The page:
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The poem names six specific things which the world does not have to offer. They are joy, love, light, certitude, peace, and help for pain. They do not exactly correspond to any of the combinations of two that are shown in your question. The closest would be b) light nor love, but that would be leaving out peace. The poem does not mention riches, rewards, prosperity, glory or glamour, and maybe Matthew Arnold would not have denied that such material things are obtainable without religious faith. The itemization of things the speaker believes the modern world is lacking is found in the last stanza.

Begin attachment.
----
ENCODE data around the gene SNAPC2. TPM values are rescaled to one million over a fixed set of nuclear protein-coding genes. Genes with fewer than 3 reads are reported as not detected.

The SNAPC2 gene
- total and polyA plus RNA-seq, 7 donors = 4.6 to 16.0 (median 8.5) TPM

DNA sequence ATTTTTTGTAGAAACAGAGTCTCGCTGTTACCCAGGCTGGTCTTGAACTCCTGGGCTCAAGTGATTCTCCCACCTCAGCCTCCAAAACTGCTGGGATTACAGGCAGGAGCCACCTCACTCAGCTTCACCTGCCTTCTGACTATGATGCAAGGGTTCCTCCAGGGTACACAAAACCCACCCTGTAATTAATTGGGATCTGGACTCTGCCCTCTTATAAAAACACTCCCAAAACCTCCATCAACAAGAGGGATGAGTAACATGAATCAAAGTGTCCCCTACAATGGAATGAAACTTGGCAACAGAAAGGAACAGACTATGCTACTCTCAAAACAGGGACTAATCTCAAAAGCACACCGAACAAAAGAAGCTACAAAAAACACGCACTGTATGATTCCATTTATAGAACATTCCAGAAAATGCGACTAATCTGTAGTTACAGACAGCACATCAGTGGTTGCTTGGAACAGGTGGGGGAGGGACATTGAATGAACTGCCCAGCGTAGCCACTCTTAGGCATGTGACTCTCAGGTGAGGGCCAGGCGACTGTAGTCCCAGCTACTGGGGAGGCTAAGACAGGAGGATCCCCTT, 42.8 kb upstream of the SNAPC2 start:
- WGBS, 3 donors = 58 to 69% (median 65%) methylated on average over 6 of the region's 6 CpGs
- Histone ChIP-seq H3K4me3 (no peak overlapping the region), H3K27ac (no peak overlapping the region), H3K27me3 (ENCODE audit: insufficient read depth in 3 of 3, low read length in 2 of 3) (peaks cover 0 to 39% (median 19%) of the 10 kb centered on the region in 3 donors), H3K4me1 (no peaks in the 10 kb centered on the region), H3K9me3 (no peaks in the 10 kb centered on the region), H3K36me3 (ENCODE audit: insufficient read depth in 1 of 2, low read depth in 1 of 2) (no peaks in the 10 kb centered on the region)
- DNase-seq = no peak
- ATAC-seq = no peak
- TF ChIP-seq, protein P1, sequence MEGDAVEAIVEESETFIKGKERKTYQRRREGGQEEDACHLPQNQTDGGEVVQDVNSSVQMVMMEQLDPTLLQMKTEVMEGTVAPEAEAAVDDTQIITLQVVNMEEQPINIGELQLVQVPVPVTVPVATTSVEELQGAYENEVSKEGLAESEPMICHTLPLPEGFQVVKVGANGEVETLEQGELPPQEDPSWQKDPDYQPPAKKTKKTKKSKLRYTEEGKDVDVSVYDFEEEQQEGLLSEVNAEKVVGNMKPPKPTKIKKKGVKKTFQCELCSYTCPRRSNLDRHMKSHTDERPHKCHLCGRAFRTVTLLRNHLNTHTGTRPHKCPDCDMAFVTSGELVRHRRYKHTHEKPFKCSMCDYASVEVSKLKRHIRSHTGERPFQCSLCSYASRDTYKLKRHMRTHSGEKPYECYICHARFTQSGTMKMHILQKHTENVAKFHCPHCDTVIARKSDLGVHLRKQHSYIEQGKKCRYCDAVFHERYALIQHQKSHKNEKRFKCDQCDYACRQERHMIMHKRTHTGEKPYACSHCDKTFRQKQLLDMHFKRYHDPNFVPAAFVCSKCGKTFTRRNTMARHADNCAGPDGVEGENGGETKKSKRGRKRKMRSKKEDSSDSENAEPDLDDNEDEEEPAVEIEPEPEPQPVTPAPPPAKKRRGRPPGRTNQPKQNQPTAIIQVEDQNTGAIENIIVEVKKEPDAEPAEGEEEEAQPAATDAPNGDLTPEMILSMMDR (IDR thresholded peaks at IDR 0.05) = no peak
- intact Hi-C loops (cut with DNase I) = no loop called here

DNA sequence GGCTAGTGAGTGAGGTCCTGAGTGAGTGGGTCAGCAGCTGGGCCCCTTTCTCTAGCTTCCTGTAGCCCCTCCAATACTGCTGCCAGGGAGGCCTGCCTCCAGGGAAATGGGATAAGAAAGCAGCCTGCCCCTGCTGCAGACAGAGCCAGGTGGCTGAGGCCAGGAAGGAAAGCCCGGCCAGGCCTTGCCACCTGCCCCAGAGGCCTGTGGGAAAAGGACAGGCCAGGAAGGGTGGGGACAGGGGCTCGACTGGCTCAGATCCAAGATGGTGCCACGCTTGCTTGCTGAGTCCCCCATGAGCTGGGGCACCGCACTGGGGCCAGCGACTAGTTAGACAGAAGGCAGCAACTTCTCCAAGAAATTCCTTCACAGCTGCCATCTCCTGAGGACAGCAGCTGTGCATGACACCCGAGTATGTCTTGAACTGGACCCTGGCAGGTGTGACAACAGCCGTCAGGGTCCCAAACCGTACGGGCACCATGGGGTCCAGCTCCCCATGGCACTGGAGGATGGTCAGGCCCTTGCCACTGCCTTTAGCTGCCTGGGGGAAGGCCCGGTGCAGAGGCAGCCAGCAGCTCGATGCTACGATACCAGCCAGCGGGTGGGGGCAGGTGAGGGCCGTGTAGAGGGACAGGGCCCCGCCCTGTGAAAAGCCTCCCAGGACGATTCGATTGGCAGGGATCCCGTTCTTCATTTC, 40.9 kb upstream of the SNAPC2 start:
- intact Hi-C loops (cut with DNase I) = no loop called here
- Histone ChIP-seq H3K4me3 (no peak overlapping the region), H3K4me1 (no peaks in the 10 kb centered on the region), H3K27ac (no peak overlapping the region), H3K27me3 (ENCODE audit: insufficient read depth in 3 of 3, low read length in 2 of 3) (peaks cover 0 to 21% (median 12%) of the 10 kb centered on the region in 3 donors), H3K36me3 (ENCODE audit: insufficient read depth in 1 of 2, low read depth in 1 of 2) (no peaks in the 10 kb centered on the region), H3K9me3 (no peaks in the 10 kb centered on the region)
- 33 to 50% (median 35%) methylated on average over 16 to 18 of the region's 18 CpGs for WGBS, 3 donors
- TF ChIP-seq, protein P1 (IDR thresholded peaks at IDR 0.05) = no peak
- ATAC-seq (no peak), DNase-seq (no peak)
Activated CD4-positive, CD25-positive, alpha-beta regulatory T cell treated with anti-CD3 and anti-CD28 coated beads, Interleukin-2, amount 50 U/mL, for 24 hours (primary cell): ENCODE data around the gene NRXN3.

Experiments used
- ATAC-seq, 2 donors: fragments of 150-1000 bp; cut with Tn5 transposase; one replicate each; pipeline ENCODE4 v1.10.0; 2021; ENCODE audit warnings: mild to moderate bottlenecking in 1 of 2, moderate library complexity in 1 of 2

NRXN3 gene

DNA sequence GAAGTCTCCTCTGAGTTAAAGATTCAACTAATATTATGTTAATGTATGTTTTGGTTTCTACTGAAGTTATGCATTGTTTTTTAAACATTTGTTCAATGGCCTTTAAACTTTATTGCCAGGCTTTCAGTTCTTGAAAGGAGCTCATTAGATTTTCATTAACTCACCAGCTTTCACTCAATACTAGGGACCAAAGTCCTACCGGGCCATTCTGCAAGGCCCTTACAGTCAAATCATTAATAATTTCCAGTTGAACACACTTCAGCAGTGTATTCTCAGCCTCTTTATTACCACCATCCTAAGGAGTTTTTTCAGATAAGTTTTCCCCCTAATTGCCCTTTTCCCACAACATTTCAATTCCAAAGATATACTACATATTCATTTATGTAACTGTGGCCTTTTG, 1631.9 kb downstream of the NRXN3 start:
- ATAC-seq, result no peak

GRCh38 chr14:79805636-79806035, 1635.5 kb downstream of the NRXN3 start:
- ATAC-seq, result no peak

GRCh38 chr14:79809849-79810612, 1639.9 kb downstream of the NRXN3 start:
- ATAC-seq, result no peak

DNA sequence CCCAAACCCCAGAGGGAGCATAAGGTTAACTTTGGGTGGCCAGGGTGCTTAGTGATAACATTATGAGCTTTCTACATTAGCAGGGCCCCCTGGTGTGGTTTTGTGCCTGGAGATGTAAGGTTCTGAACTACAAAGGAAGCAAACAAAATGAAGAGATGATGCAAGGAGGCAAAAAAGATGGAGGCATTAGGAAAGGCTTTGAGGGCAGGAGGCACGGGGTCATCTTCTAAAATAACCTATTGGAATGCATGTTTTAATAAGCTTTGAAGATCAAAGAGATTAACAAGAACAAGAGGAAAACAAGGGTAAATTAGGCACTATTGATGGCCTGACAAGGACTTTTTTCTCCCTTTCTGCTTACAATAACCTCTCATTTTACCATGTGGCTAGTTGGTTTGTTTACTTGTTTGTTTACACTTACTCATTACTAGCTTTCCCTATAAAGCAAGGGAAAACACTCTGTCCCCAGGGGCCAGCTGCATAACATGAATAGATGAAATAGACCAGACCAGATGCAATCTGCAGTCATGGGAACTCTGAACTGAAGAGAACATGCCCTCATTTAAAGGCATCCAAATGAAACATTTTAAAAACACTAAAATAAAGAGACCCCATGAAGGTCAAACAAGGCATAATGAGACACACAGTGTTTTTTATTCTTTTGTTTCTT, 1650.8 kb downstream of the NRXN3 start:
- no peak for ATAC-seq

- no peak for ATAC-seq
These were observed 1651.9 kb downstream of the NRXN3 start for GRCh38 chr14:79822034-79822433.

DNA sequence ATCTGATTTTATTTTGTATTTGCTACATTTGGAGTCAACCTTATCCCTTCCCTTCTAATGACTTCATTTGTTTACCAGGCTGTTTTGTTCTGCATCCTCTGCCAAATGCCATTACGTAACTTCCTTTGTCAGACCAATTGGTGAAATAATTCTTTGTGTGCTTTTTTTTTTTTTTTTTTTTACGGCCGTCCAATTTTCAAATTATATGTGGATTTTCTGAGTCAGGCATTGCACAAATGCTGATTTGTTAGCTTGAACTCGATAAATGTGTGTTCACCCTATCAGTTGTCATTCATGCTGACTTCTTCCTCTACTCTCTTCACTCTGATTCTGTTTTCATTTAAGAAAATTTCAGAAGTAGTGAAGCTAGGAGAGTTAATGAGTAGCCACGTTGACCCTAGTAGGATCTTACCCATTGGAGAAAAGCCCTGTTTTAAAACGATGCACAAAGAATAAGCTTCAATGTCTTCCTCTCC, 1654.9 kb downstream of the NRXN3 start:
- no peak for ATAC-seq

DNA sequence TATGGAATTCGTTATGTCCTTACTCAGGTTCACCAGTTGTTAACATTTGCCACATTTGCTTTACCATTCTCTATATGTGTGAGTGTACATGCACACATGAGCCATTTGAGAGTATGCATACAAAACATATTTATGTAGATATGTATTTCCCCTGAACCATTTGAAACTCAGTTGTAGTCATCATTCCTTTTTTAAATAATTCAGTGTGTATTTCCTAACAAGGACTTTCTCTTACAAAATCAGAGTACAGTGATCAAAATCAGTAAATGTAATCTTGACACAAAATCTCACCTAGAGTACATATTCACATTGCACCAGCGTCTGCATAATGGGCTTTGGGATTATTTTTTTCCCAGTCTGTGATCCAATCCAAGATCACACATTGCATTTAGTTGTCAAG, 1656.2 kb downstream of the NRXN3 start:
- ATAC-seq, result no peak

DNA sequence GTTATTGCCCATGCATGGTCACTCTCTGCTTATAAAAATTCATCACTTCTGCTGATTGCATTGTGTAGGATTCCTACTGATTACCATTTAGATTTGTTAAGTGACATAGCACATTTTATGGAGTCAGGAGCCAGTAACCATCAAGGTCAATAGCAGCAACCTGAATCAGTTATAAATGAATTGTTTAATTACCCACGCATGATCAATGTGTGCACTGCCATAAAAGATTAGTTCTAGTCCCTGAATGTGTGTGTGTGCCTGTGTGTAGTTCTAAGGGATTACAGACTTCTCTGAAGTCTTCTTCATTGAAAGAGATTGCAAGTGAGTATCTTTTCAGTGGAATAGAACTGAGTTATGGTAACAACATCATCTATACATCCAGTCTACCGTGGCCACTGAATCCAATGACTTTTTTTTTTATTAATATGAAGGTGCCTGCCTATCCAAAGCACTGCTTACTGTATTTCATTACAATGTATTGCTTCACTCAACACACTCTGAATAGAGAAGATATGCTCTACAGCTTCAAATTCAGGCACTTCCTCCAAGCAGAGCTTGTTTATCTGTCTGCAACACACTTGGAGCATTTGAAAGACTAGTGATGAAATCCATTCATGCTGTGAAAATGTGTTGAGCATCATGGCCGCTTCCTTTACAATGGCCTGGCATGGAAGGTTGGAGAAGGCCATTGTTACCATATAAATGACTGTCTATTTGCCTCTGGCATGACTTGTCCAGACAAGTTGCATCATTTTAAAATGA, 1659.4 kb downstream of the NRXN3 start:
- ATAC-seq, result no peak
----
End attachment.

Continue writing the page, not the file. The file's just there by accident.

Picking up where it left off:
Ah, love, let us be true
To one another! for the world, which seems
To lie before us like a land of dreams,
So various, so beautiful, so new,
Hath really neither joy, nor love, nor light,
Nor certitude, nor peace, nor help for pain;
And we are here as on a darkling plain
Swept with confused alarms of struggle and flight,
Where ignorant armies clash by night.
neither riches nor rewards
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